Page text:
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Nimsoft, a self-described service level management platform provider, is painting itself as the white knight for managed service providers distressed by Dell’s acquisition of platform provider SilverBack Technologies.

The company, based in Redwood City, Calif., is offering to save SilverBack MSPs by offering them the same level of managed services at the same price they received from SilverBack—and the company will do the entire conversion for free.

“In real life, the SilverBack is actually a male gorilla, which is an endangered species,” said Gary Read, CEO of Nimsoft. “We think the SilverBack MSP is about to become an endangered species as well, so we are launching a Save the SilverBack MSP program.”

Read is offering Nimsoft’s own staff to do any conversion work for MSPs and their customers from SilverBack to Nimsoft. Typically that will include a trip out to any MSP that takes the company up on its offer.

To read more about Dell’s entrance into the managed services business, click here.

Once the conversion occurs and customers are up and running—for the same price as they paid to SilverBack—they will always have the option of upgrading to a higher level of service from Nimsoft.

“SilverBack offers up-down type monitoring,” Read said. “That is truly a commodity. The higher value is monitoring of applications and services that make up those applications. No one cares whether the server is up or down. They care what effect that has on their business application.”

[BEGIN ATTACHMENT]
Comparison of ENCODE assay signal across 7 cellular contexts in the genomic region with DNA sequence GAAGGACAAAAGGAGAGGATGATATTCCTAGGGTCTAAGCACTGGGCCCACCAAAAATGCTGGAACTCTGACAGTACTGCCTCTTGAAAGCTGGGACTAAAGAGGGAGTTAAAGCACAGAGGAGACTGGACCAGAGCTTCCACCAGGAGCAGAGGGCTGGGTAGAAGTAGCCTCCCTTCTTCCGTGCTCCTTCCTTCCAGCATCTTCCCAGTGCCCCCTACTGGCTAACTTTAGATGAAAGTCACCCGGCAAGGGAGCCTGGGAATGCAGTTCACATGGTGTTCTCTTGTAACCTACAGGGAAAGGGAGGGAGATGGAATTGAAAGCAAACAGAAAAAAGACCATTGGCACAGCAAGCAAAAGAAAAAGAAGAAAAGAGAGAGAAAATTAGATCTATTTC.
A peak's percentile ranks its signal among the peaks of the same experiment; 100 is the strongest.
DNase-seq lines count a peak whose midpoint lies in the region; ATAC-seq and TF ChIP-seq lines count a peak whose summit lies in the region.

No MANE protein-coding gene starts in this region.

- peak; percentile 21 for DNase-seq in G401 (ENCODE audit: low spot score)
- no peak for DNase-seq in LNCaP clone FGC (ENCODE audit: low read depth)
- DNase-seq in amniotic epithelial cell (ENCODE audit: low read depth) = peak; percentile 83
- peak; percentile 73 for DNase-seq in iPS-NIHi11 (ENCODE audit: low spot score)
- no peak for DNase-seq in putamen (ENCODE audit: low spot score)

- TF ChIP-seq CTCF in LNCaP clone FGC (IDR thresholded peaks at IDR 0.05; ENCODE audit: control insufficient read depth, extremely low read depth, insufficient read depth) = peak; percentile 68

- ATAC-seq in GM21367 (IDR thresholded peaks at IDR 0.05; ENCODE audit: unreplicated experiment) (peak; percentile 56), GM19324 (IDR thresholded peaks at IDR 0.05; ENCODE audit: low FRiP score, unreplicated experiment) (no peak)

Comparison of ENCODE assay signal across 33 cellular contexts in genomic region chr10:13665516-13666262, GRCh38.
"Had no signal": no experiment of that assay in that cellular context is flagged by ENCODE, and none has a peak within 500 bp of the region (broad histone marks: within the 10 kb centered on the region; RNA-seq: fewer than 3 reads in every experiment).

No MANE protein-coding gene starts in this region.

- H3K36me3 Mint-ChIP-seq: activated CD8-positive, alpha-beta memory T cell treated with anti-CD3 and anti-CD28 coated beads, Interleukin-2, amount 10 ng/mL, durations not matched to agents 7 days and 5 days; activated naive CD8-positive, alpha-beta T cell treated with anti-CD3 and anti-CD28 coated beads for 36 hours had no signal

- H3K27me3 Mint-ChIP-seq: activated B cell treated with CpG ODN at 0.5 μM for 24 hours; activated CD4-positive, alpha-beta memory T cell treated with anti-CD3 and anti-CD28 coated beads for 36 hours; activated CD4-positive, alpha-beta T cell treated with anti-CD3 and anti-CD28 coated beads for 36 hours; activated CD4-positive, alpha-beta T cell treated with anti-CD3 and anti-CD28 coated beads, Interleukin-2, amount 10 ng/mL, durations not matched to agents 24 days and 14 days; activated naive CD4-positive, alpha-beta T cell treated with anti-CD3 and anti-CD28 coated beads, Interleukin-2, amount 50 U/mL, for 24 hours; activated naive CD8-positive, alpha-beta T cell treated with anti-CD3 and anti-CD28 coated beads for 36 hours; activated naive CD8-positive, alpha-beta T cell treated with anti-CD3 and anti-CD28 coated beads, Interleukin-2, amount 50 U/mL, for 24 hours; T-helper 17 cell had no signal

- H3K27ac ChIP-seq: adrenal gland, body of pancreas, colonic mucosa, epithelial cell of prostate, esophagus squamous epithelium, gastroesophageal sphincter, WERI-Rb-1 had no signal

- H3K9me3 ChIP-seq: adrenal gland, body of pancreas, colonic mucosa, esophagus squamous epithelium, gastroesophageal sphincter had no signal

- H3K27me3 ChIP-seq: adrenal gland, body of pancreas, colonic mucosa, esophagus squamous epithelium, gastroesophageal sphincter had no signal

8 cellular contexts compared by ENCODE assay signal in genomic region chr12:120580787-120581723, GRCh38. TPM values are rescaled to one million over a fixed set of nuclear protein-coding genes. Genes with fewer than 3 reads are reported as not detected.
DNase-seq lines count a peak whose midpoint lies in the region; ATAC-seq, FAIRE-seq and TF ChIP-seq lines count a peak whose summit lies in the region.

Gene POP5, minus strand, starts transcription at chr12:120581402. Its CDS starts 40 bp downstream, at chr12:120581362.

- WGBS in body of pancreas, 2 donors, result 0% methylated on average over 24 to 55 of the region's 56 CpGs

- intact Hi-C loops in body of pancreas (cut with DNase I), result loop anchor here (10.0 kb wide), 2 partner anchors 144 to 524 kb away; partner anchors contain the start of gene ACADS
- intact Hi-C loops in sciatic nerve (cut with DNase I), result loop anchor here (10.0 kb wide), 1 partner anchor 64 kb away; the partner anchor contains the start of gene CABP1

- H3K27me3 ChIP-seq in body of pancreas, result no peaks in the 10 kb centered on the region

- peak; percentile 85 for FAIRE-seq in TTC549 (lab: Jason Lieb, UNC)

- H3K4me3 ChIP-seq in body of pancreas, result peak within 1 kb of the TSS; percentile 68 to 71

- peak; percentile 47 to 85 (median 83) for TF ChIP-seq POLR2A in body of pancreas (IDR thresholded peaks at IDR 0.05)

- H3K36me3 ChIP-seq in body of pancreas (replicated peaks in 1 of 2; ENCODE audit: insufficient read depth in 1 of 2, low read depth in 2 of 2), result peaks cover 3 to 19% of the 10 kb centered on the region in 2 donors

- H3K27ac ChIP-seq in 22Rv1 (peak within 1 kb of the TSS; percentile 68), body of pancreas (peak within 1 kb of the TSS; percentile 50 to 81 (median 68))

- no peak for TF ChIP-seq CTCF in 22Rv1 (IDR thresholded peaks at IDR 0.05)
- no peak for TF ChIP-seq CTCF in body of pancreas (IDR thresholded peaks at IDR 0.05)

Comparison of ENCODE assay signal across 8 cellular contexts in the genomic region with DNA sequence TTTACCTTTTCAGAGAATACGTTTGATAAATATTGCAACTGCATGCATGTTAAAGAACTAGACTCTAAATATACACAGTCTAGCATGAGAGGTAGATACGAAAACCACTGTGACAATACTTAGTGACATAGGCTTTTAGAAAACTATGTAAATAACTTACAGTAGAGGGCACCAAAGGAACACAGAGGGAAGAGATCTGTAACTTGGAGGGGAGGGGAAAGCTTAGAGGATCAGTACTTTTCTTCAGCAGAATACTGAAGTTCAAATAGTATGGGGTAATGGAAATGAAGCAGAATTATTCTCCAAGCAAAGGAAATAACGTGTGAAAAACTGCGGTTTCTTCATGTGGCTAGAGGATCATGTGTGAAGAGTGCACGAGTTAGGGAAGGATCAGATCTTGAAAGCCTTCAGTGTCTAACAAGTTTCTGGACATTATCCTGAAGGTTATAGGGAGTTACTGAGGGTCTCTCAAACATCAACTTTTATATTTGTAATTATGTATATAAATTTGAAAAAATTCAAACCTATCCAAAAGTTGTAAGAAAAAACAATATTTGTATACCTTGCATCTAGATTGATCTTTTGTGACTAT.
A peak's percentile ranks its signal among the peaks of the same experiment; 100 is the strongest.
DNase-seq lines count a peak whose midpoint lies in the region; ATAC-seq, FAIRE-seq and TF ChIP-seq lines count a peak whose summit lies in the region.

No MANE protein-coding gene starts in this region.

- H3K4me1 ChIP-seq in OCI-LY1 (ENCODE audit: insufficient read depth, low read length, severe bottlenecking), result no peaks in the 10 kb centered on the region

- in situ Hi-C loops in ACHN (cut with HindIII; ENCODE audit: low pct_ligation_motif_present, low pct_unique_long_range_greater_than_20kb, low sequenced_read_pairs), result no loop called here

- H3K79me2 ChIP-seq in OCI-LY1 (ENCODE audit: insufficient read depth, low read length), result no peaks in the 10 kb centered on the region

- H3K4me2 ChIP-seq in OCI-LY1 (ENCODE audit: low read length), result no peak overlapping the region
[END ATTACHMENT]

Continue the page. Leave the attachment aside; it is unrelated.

Read said the offer will run through the end of the year. At that point, Nimsoft will evaluate whether or not to renew it.

“SilverBack MSPs are waking up to the news of the Dell acquisition today and they will be getting together in the next few weeks and months to decide where to take their businesses,” Read said. “The people who want to offer higher value services will probably decide that by the end of the year.”

Nimsoft can offer those MSPs comparable services to what they are receiving today at the same price, and then “they can use the additional functionality available from Nimsoft to sell higher value services to customers and protect their businesses from commoditization.”

And while Read would not guarantee that his company was immune to being acquired, he said Nimsoft was more likely to purchase other companies than be acquired itself.

The privately-held company expects $21 million in revenues this year and is growing at a 60 percent to 70 percent rate. It is profitable and has about 450 customers, most of them enterprise customers. About 150 of its customers are MSPs.

Read would not comment on whether he’d also been approached by Dell as an acquisition target.

“On the surface the SilverBack acquisition makes a lot of sense for Dell,” Read said. “The interesting thing is going to be how Dell manages to scale this business. They can either sign up thousands if not tens of thousands of channel partners. Or they can take this through their direct model.”

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